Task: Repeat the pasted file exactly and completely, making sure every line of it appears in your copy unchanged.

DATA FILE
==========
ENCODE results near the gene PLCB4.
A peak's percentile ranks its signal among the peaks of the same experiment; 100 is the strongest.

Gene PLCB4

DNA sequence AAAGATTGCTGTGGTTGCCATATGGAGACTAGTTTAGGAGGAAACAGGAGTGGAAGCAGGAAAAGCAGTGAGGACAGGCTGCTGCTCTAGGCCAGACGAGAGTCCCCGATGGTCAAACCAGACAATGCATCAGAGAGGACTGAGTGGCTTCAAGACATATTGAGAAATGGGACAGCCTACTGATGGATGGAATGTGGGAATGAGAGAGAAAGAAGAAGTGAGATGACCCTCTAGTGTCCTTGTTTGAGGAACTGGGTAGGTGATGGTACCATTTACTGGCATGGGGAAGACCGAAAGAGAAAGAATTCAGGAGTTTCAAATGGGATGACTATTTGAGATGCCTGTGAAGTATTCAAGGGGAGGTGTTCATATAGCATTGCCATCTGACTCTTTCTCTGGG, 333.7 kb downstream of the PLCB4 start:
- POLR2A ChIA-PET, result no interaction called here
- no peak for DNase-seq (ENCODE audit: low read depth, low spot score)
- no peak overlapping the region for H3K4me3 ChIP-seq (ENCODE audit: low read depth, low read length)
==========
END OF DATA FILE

ENCODE results near the gene PLCB4.
A peak's percentile ranks its signal among the peaks of the same experiment; 100 is the strongest.

Gene PLCB4

DNA sequence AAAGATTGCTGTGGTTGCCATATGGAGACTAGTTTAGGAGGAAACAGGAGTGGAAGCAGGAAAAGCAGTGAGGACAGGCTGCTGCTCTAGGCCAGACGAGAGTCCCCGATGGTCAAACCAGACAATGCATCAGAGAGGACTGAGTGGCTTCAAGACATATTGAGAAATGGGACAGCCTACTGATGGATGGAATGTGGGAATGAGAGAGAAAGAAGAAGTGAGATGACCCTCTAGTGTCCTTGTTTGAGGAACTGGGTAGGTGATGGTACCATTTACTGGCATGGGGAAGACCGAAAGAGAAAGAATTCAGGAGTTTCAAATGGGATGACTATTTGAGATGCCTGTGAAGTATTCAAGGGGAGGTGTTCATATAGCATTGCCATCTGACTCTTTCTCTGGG, 333.7 kb downstream of the PLCB4 start:
- POLR2A ChIA-PET, result no interaction called here
- no peak for DNase-seq (ENCODE audit: low read depth, low spot score)
- no peak overlapping the region for H3K4me3 ChIP-seq (ENCODE audit: low read depth, low read length)